Bishop Monforton and Msgr. Lajiness each entered the seminary in the fall of 1986, and the two quickly became friends, sharing a common background and similar interests.
“He came from a family of three boys, I came from a family of three boys. He was the oldest, while I was the youngest in the family. We shared some Canadian roots, which is always a great thing to have,” Msgr. Lajiness, administrator of Our Lady of Good Counsel Parish in Plymouth, told Detroit Catholic. “We both enjoyed sports very much. He has a real love for the Detroit Red Wings, so I’m sure he’s happy to be close to the Red Wings again.”
The two played on Sacred Heart’s basketball team and traveled together during the summer months. They ended up being ordained a year apart, and their pastoral assignments took them separate ways, but the two reunited at Sacred Heart Major Seminary, where they worked together for six years.
Msgr. Lajiness recalls a particular time when Msgr. Monforton’s leadership came through, during a fire in the seminary's chapel.
“It was 2009 when there was a fire in the chapel, and we had to close the chapel for almost a year for restoration,” said Msgr. Lajiness, who succeeded Bishop Monforton as Sacred Heart's rector in 2012. “I had the opportunity to witness his courage in leading the seminary community through a time when we had to address that."
The fire, which started in the ceiling of the chapel toward the back, caught during all-night adoration, Msgr. Lajiness said — a blessing since it meant the blaze was caught early.
“We had guys scheduled to be there all night, and they noticed things falling from the ceiling and the fire starting. They notified us very quickly and we were able to get to it a lot faster than had the chapel been empty," Msgr. Lajiness said.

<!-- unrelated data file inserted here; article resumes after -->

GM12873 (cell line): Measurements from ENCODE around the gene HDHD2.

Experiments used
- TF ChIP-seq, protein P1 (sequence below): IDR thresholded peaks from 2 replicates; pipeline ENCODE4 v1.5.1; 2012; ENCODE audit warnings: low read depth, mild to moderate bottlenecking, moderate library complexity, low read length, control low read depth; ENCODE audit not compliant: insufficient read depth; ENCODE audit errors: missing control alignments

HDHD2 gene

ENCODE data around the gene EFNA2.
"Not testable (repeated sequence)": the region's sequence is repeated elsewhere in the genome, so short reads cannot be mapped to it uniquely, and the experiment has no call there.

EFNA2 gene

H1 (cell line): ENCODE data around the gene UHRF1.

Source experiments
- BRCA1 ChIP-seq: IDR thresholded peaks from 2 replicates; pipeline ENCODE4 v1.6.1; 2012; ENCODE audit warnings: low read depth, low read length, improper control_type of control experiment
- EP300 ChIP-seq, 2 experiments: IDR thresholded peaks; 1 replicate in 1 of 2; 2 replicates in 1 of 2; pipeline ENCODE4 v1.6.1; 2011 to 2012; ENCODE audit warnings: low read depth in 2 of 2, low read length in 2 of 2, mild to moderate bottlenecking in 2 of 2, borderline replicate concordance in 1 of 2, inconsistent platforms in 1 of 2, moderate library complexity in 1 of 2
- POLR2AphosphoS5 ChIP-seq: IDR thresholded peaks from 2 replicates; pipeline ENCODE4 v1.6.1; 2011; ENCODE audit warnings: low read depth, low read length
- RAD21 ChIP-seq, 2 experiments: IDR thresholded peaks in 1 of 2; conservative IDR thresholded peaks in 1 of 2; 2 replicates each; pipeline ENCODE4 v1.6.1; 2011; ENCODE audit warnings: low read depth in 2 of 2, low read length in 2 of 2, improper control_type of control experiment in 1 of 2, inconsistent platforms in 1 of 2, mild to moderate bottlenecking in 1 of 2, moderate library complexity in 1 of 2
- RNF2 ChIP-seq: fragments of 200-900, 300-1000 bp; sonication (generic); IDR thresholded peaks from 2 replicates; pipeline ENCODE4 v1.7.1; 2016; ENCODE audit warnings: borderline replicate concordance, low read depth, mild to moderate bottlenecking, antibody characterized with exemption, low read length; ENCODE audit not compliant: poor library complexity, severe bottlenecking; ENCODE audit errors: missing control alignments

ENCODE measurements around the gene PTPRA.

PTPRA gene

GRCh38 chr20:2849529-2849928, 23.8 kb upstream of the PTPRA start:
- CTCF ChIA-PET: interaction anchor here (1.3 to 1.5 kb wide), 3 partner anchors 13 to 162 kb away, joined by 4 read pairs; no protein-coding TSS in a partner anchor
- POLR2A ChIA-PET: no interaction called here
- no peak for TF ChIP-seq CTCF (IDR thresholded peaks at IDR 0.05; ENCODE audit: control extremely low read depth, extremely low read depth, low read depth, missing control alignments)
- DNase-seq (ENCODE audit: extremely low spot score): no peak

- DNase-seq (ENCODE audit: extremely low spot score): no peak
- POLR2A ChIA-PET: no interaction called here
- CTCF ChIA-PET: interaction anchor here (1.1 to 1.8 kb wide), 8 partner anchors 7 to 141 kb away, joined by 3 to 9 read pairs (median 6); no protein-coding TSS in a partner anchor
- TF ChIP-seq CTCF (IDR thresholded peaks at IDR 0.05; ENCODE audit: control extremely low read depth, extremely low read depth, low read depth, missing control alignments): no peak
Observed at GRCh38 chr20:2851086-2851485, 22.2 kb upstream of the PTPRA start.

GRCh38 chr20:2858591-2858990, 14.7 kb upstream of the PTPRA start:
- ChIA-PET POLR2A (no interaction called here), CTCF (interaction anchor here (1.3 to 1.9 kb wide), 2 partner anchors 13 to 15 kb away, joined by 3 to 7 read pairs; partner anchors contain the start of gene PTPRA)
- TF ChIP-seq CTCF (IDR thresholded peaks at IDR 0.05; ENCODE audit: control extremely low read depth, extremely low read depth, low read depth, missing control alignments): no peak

Bishop Monforton kept the community informed on updates about the status of the chapel, how severe the damage was and Sacred Heart’s plans moving forward with liturgies and restoration efforts.
Bishop Monforton stayed at the seminary until 2012, when he was named pastor of St. Andrew Parish in Rochester, where he served for only two months before being named bishop of Steubenville, Ohio, continuing a long line of bishops with a connection to Sacred Heart Major Seminary.
“It’s always the movement of the Holy Spirit, whatever assignment you are in,” Msgr. Lajiness said. "Whether it’s at Sacred Heart or a parish, you go where the Holy Spirit is calling you. The seminary is a wonderful institution for priests, for lay leaders, for deacons. But it’s the Holy Spirit that identifies these bishops, which is exciting to see.”
Bishop Monforton, 60, will be the moderator of the archdiocese’s South Region, which includes portions of Wayne County west and south of the city of Detroit and Monroe County, meaning he’ll be working with Msgr. Lajiness at Our Lady of Good Counsel.
“The people of the archdiocese are going to get a bishop who is very attentive to what is going on in the various parishes,” Msgr. Lajiness said. “One of the things he made a point to do in Steubenville was to visit every parish in his diocese upon his arrival, and I’m sure he’ll do the same out here.”
Maccarone and her husband, who used to host Bishop Monforton when he visited the Archdiocese of Detroit during his time as bishop of Steubenville, are glad they will have more opportunities to visit their friend.
“I always felt there were things we had in common and could talk about,” Maccarone said. “It can be hard for priests, and in particular bishops, to develop friendships and have that relationship with anyone; sometimes priest friends see them in a different light once they become bishops. So it’s good to be themselves once in a while and not just the bishop.”
The Dekoskis add it is a special blessing for the Archdiocese of Detroit that Bishop Monforton is returning home, as the archdiocese is gaining a pastor who knows what it means to lead by collaboration and example.
“He exemplifies the three offices of the bishop: to teach, govern, and sanctify,” Carrie Dekoski said. “What you see is what you get with Bishop Monforton. He will take into consideration the experience of the laity, the experience of his priests and be decisive in taking that information to prayer and letting everyone know what’s happening. I know he’s ready to get to work in Detroit.”